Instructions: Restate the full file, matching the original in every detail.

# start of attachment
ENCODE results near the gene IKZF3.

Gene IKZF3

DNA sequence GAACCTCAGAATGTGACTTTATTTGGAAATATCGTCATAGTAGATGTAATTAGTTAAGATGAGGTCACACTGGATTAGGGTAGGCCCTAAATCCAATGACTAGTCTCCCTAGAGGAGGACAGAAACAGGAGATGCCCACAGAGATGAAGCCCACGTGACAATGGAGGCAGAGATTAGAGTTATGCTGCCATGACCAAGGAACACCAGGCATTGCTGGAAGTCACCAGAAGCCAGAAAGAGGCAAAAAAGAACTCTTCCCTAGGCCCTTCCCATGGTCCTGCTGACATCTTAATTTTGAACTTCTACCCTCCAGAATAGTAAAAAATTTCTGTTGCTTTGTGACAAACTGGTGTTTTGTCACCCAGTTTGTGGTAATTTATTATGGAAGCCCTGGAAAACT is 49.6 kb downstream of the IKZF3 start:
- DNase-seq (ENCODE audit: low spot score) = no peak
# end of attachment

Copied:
ENCODE results near the gene IKZF3.

Gene IKZF3

DNA sequence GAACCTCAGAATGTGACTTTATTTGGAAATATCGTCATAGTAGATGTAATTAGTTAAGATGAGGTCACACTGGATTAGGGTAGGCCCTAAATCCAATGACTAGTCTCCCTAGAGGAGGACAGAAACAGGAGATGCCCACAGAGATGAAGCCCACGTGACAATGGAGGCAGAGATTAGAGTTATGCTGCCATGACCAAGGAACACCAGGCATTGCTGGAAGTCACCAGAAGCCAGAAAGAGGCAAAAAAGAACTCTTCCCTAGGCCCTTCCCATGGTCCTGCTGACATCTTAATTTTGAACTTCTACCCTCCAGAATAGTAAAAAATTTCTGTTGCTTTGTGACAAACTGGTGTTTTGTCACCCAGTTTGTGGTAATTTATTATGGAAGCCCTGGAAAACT is 49.6 kb downstream of the IKZF3 start:
- DNase-seq (ENCODE audit: low spot score) = no peak